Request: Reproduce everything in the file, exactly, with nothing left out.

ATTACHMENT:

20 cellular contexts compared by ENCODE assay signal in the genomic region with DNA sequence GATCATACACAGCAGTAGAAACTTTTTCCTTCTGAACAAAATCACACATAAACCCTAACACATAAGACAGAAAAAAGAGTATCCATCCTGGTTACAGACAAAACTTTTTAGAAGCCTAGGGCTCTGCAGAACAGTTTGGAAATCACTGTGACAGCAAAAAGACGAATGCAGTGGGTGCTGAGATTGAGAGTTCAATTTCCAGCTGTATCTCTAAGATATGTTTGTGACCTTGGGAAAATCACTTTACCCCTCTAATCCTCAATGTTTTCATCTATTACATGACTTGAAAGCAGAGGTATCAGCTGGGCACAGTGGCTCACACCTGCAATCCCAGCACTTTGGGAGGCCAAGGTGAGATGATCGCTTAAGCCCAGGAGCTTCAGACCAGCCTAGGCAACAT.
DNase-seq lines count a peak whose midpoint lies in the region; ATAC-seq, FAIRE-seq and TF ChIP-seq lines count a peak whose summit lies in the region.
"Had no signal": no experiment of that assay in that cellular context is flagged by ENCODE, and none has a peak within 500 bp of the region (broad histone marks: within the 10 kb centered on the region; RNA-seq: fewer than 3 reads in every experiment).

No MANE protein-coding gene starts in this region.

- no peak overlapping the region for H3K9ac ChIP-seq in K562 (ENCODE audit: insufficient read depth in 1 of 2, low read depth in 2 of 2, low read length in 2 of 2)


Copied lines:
20 cellular contexts compared by ENCODE assay signal in the genomic region with DNA sequence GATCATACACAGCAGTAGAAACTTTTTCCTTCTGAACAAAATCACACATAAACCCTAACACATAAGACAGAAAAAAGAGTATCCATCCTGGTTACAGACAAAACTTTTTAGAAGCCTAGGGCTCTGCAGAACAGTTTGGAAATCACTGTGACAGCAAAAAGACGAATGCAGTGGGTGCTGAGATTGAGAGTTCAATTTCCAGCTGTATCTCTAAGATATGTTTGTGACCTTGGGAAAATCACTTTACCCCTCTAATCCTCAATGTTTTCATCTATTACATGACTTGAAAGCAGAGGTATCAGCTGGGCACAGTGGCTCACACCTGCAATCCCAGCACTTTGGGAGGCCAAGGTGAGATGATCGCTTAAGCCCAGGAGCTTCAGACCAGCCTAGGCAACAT.
DNase-seq lines count a peak whose midpoint lies in the region; ATAC-seq, FAIRE-seq and TF ChIP-seq lines count a peak whose summit lies in the region.
"Had no signal": no experiment of that assay in that cellular context is flagged by ENCODE, and none has a peak within 500 bp of the region (broad histone marks: within the 10 kb centered on the region; RNA-seq: fewer than 3 reads in every experiment).

No MANE protein-coding gene starts in this region.

- no peak overlapping the region for H3K9ac ChIP-seq in K562 (ENCODE audit: insufficient read depth in 1 of 2, low read depth in 2 of 2, low read length in 2 of 2)